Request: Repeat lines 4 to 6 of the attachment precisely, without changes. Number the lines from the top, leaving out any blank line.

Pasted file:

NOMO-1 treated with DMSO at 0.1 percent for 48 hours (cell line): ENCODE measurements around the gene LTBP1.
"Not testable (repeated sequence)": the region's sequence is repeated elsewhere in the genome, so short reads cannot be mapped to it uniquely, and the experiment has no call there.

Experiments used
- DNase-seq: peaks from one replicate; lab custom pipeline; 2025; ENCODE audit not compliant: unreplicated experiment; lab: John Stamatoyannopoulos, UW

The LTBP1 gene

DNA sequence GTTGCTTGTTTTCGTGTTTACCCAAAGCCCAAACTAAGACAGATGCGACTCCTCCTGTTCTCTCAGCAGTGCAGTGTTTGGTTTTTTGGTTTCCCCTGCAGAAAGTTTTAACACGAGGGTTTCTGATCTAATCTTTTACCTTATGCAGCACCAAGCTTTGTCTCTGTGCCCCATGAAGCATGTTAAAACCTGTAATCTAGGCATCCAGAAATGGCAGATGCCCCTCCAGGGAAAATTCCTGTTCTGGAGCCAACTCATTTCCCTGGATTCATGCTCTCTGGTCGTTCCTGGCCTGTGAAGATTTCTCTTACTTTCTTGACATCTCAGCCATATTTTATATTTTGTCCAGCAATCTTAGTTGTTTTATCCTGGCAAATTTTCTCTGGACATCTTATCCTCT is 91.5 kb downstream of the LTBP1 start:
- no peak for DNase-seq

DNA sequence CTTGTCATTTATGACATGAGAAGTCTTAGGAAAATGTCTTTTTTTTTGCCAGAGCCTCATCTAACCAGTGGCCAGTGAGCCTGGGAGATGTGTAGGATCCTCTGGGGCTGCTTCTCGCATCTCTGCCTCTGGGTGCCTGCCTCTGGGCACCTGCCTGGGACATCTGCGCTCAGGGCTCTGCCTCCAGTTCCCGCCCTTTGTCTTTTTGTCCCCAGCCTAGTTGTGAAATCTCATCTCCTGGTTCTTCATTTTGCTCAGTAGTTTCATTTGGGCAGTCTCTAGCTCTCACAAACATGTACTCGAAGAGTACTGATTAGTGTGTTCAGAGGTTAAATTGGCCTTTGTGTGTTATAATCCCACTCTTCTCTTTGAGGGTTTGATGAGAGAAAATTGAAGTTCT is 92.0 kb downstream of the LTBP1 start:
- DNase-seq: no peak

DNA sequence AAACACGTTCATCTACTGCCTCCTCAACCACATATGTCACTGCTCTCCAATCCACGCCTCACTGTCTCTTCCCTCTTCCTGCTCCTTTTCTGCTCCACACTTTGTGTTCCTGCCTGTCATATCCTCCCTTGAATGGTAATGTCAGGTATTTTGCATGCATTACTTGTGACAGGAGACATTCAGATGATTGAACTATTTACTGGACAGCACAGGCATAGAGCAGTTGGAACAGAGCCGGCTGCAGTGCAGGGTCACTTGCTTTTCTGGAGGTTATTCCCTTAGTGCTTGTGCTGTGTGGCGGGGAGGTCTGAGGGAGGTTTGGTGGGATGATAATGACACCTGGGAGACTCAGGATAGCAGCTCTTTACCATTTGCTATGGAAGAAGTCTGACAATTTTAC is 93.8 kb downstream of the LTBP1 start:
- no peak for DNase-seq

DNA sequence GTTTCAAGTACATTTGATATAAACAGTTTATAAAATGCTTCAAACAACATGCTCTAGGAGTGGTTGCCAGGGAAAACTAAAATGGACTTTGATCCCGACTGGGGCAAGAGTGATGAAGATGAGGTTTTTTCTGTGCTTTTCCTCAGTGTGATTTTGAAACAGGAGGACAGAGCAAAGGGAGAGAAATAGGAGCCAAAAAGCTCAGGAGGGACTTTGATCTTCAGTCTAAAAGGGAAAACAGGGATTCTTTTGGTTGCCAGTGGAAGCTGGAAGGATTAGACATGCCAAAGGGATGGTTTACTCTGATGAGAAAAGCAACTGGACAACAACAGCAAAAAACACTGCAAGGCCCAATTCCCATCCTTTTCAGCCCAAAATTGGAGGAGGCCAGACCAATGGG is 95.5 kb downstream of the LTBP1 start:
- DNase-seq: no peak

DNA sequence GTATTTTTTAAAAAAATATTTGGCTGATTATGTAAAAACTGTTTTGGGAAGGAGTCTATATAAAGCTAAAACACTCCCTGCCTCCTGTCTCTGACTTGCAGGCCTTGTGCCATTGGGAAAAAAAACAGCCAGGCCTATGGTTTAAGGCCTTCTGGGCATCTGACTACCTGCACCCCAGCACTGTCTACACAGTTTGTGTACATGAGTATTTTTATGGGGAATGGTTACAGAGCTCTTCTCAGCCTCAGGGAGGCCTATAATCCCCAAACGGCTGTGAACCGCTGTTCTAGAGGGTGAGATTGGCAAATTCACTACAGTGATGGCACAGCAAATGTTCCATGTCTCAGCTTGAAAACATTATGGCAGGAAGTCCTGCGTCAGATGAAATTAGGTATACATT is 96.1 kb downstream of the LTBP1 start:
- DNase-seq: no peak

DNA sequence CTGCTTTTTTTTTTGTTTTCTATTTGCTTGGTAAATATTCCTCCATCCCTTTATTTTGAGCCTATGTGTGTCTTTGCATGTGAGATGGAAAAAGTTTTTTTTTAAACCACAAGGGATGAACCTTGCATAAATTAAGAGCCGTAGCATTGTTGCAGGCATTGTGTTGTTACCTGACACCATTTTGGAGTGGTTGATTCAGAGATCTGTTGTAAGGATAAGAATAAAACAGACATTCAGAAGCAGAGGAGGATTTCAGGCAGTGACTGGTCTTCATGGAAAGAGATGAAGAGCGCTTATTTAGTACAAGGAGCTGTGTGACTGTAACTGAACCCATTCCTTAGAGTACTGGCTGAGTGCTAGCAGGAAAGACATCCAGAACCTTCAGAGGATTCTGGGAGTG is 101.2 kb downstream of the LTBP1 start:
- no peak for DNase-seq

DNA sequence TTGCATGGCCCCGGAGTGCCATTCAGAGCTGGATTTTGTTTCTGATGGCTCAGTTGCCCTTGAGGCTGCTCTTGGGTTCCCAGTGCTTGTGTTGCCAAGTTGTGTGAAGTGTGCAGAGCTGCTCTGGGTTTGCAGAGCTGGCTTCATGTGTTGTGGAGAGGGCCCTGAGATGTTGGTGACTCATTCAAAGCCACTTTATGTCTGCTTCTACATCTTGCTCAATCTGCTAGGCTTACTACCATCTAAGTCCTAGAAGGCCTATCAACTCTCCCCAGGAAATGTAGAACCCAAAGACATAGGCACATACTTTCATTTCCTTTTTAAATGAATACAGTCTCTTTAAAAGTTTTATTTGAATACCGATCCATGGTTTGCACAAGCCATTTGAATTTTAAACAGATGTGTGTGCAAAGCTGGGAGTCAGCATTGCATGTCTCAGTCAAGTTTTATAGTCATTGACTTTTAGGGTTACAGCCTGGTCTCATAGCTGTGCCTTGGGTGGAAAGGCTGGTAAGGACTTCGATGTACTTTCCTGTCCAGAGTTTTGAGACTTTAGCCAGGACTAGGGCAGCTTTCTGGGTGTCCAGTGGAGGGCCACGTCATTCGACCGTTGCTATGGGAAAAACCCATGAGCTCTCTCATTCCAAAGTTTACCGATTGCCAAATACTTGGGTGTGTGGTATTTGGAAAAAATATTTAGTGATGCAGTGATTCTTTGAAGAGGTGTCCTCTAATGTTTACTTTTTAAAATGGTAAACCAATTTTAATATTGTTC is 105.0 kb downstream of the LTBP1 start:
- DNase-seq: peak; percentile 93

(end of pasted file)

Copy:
- DNase-seq: peaks from one replicate; lab custom pipeline; 2025; ENCODE audit not compliant: unreplicated experiment; lab: John Stamatoyannopoulos, UW

The LTBP1 gene

DNA sequence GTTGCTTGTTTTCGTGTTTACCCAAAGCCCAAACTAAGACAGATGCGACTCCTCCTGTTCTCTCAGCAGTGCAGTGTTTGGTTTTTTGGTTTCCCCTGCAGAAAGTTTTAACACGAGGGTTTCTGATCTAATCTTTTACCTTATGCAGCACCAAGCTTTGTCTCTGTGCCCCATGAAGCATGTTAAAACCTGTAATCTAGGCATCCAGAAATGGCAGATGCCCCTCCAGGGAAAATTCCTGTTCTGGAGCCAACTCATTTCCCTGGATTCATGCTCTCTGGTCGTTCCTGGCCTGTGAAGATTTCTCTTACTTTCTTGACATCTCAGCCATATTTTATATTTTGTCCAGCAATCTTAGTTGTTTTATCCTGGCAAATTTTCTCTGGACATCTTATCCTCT is 91.5 kb downstream of the LTBP1 start: